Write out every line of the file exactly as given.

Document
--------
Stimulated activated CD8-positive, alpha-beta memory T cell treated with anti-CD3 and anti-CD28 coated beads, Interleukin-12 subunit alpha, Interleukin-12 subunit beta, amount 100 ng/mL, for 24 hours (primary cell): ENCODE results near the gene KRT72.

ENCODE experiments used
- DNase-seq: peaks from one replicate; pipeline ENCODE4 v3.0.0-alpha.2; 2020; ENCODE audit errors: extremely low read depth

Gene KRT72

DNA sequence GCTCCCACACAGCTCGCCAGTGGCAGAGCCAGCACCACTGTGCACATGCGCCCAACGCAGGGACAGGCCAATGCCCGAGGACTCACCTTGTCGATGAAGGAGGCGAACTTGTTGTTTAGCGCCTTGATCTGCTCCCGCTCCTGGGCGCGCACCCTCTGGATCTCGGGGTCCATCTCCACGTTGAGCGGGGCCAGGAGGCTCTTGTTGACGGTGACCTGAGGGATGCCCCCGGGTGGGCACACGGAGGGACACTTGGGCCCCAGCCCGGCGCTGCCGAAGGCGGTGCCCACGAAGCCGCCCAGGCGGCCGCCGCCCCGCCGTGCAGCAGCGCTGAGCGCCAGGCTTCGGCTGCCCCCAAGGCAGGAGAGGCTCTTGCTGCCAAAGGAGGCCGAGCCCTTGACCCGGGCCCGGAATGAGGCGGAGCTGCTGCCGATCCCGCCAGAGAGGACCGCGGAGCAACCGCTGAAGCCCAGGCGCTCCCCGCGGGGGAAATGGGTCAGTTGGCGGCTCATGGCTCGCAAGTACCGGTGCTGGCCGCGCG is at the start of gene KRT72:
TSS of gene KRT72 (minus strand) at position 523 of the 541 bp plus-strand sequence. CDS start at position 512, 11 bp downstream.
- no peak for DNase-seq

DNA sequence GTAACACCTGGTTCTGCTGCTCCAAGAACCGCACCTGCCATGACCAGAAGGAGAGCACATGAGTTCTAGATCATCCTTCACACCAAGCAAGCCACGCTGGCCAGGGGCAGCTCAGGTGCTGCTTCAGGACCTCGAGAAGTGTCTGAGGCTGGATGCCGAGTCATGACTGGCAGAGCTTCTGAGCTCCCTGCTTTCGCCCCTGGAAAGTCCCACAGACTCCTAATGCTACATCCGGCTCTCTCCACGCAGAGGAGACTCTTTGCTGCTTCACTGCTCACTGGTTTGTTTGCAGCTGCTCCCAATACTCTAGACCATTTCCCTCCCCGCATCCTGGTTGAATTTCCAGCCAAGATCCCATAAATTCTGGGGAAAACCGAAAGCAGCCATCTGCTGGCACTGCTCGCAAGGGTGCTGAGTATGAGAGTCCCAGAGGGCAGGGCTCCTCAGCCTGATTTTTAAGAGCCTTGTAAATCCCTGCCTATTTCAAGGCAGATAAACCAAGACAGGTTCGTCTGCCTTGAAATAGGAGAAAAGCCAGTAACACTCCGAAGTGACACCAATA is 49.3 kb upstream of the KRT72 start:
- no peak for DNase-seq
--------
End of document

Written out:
Stimulated activated CD8-positive, alpha-beta memory T cell treated with anti-CD3 and anti-CD28 coated beads, Interleukin-12 subunit alpha, Interleukin-12 subunit beta, amount 100 ng/mL, for 24 hours (primary cell): ENCODE results near the gene KRT72.

ENCODE experiments used
- DNase-seq: peaks from one replicate; pipeline ENCODE4 v3.0.0-alpha.2; 2020; ENCODE audit errors: extremely low read depth

Gene KRT72

DNA sequence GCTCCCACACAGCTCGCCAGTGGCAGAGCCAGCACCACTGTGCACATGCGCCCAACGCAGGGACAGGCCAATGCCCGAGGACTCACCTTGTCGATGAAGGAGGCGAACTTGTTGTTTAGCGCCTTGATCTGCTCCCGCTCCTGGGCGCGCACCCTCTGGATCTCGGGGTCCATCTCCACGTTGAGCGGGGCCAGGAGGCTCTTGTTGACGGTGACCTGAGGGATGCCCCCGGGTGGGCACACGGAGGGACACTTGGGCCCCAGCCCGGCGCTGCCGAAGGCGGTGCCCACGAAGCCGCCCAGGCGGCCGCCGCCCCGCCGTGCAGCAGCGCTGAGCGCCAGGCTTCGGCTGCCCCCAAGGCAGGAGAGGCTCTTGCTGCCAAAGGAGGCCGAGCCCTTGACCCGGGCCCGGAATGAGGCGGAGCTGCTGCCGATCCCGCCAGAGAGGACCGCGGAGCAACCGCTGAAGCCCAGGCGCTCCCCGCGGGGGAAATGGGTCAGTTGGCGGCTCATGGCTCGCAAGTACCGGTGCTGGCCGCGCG is at the start of gene KRT72:
TSS of gene KRT72 (minus strand) at position 523 of the 541 bp plus-strand sequence. CDS start at position 512, 11 bp downstream.
- no peak for DNase-seq

DNA sequence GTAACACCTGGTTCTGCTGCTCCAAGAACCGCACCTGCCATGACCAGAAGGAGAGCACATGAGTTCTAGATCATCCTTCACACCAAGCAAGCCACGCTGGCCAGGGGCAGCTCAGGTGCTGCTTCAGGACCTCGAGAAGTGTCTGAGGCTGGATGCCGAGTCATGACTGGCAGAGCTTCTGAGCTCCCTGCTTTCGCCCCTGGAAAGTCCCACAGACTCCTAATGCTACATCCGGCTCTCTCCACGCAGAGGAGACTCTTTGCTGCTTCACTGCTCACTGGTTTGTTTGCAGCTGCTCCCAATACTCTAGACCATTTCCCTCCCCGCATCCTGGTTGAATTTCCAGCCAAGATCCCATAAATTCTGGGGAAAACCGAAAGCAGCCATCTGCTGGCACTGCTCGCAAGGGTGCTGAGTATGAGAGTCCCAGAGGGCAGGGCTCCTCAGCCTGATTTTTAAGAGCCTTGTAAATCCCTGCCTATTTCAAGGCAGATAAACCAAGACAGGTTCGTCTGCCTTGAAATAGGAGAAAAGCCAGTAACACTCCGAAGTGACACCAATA is 49.3 kb upstream of the KRT72 start:
- no peak for DNase-seq